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Energy ETFs Stand Out Amid a Weak Friday Market

This article was originally published on ETFTrends.com.

Energy stocks and sector-related exchange traded funds were among the lone areas of strength in U.S. markets Friday after the Organization of Petroleum Exporting Countries, along with oil-producing allies such as Russia, agreed to cut production to reduce the expanding global supply glut.

Among the better performing areas of the market on Friday, the Energy Select Sector SPDR (XLE) rose 0.2%, Vanguard Energy ETF (VDE) increased 0.5%, iShares U.S. Energy ETF (IYE) advanced 0.3% and Fidelity MSCI Energy Index ETF (FENY) gained 0.2%.

OPEC and its allies will reduce crude oil output by 1.2 million barrels per day, the Wall Street Journal reports.

Related: Top 34 Oil ETFs

Meanwhile, WTI crude oil futures were 2.9% higher to $53.0 per barrel and Brent crude gained 3.5% to $62.2 per barrel.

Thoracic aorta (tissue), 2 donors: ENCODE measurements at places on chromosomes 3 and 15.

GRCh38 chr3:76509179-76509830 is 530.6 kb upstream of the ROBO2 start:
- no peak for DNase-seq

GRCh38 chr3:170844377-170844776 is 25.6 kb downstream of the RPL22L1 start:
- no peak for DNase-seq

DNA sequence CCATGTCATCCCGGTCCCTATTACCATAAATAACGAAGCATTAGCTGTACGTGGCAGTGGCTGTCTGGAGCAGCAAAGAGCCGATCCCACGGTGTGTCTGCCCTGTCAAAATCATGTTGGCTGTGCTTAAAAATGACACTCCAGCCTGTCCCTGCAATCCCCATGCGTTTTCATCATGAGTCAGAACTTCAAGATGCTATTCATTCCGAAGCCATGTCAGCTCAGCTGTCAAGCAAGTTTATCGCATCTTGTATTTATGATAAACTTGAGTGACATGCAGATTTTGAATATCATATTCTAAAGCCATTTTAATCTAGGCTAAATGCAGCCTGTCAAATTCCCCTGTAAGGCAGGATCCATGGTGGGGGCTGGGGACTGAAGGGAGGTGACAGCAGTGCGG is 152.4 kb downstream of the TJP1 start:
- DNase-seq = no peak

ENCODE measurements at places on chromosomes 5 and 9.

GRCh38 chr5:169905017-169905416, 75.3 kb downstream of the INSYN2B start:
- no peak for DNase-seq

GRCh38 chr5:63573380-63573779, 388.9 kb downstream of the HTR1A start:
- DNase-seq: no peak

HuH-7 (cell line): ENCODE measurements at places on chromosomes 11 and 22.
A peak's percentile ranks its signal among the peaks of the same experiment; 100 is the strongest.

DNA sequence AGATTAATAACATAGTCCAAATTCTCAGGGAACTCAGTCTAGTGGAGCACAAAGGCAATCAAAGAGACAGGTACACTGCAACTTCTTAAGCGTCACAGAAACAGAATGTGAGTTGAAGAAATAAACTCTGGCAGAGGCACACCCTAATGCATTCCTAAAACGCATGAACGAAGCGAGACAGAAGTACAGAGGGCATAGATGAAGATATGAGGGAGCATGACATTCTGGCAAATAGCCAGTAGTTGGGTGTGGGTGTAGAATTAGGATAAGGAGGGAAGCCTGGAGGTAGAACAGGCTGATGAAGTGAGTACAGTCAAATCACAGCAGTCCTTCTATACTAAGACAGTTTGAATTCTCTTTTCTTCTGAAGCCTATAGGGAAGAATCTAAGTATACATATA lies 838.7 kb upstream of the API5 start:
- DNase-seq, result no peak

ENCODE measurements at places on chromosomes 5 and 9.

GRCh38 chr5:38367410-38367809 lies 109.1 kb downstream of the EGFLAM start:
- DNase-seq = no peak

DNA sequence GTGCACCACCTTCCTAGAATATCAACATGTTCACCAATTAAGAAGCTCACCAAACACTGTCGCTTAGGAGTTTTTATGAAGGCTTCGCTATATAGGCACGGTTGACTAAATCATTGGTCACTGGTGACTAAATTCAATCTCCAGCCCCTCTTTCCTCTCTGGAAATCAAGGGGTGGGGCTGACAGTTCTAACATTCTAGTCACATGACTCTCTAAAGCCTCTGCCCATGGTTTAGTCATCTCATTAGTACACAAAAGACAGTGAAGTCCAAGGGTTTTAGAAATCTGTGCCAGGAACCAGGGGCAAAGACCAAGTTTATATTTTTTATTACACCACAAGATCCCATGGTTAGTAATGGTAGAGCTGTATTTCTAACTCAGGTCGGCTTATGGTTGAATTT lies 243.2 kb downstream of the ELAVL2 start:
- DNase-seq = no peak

Saudi Arabia, the de facto leader of the oil cartel, has been facing demands from President Donald Trump to prop up the global economy by maintaining current outputs to keep supply high and oil prices low. Furthermore, the output reduction would provide support to Iran by raising the price of oil amid Washington D.C.'s bid to squeeze the economy of OPEC’s third-largest producer under its new sanctions.

“U.S. political pressure is clearly a dominant factor at this OPEC meeting, limiting the scope of Saudi actions to rebalance the market,” Gary Ross, chief executive of Black Gold Investors and a veteran OPEC watcher, told Reuters.

The markets reacted positively to the production cuts after earlier talks dragged on when Saudi Arabia and Russia disagreed over who would shoulder the production cuts to stem the 30% decline in oil prices. Many did not price in any production cuts, which began at the start of the year.

“There was a huge glut of oil in November, thanks to the ramp up in production by Russia, the U.S. and Saudi Arabia ahead of the Iran debacle,” Matt Badiali, a senior research analyst at Banyan Hill Research specializing in oil and commodities, told MarketWatch.

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